- The Close Time is still attributed to the time interval in which the Conversation closed. Notably, we do not change the report data in the 11:00-11:30 interval. We simply report on the information that is available at the time.
There are three exceptions to the above:
- Operational Summary report
- Agent Performance Summary report
- Active Conversation Handle Time (ACHT) reports
For these reports, the Close Time metrics are attributed to the interval in which the Conversation closed. However, if that Conversation reopens & closes again, we will rewrite history. We realize this isn’t ideal and will update how these metrics are calculated in the future. Using Close Time as an example, the data would look like this if a Conversation closed, reopened, and then closed again
First Contact Resolution (FCR)
First Contact Resolution is when a reported issue is resolved on the Agent’s first interactionwith the Customer without any additional follow-up. This is summed as a collective % of inbound Contactsfrom your Customers.
- A Conversation with a single exchange between an Agent and a Customer, which indicates that a single Agent solved the Customer’s ask in one go.
These are Conversation level metrics
Not all Conversations are eligible for First Contact Resolution. When calculating a % of Conversations that are FCR, we look at:
# FCR Conversations / # FCR Eligible Conversations
The following aren’t included in the # FCR Eligible Conversations denominator:
- If a Conversation only has outbound communications (from Agent to the Customer), and there are no responses from the Customer, the assumption here is that the Customer might not have had an issue to be resolved.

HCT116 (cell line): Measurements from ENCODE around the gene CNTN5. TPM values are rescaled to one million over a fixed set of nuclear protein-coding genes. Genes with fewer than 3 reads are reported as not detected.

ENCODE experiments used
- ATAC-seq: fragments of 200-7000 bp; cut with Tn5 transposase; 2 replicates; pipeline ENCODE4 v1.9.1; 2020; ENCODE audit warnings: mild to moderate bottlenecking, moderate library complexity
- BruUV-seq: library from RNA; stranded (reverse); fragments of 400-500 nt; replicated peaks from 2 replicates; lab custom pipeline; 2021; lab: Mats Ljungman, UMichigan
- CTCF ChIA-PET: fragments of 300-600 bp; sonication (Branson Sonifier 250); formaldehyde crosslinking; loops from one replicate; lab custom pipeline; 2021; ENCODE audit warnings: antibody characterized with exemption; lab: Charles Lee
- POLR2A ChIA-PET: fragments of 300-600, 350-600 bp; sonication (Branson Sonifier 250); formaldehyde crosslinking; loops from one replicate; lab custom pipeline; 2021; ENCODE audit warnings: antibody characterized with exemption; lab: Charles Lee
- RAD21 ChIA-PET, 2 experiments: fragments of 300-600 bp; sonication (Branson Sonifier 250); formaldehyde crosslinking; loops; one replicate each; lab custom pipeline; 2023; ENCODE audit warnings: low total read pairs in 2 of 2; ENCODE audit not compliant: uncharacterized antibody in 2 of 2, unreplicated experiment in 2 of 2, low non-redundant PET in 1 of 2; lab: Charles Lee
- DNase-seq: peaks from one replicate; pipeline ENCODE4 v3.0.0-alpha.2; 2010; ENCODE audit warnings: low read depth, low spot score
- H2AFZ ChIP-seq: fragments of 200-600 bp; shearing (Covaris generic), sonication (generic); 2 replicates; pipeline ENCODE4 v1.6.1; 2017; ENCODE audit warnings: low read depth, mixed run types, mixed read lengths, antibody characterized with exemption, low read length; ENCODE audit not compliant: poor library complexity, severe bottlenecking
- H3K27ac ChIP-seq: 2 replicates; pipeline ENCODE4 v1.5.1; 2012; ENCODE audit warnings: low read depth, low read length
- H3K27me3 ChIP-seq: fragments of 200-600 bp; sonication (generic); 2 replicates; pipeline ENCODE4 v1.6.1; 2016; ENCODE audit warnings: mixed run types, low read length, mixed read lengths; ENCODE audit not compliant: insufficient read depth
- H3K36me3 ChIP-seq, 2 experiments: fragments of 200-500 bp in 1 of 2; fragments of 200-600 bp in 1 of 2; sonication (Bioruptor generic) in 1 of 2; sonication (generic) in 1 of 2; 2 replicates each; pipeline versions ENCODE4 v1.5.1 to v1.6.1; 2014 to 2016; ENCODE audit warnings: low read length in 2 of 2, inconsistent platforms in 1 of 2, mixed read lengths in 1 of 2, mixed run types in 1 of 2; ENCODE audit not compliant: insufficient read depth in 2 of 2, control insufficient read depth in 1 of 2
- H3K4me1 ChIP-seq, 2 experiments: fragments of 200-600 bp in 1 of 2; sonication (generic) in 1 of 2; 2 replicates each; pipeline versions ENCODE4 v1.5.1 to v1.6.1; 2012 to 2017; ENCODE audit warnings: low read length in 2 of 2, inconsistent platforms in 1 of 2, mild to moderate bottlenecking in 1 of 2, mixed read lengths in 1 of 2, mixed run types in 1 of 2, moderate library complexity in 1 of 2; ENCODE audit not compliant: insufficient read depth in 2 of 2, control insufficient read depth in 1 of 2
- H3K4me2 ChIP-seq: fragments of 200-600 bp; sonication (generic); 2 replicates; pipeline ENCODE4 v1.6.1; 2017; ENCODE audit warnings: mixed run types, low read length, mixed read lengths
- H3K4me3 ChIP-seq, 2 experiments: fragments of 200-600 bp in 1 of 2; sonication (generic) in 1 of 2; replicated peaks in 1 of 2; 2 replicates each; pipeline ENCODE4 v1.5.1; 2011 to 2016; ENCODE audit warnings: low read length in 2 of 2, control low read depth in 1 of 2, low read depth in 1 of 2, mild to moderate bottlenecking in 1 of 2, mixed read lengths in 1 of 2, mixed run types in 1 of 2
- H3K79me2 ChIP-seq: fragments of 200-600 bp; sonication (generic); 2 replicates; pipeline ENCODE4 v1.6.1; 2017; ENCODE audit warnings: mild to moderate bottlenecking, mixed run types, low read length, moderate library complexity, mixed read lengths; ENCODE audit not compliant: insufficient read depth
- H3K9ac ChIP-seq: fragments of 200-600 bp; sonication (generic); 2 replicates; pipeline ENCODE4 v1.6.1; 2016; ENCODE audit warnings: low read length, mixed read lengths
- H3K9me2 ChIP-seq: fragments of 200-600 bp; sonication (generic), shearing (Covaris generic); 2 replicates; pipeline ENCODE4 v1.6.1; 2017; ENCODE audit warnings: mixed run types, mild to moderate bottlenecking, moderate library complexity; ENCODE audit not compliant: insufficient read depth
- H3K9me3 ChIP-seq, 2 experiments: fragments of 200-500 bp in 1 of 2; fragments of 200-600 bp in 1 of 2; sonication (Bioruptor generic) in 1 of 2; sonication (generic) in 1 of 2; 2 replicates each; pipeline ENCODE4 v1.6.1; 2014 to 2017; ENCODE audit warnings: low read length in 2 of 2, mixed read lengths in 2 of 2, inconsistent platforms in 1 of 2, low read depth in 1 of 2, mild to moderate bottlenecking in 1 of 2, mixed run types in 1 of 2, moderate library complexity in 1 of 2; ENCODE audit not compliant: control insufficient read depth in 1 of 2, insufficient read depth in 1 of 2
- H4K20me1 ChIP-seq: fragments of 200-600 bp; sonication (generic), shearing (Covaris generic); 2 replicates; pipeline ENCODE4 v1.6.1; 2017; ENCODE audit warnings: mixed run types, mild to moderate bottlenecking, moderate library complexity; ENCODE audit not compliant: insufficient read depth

- If a Conversation has only incoming Mail (email, voicemail, abandoned calls —not including messages), but no response from Agents, the assumption here is that the Agent determined that there wasn’t an issue to resolve. For example, SPAM conversations that are automatically closed would fall in this category and would be excluded from the calculation.
Conversations are considered as FCR if they consist of:
- Only 1 phone call, or
- Only 1 messaging contact, or
- Only 1 outbound communication (voice, messaging, or email) after 1 or more inbound messages (messaging, email, voicemail, or abandoned calls). The outbound communication needs to be the last communication in the Conversation (i.e. the Customer can’t reply).
- Auto-replies are not considered in calculating FCR. If a Customer emails in, gets an autoreply email and then gets their issue resolved on the first actual reply from an agent, then that would be considered as an FCR conversation.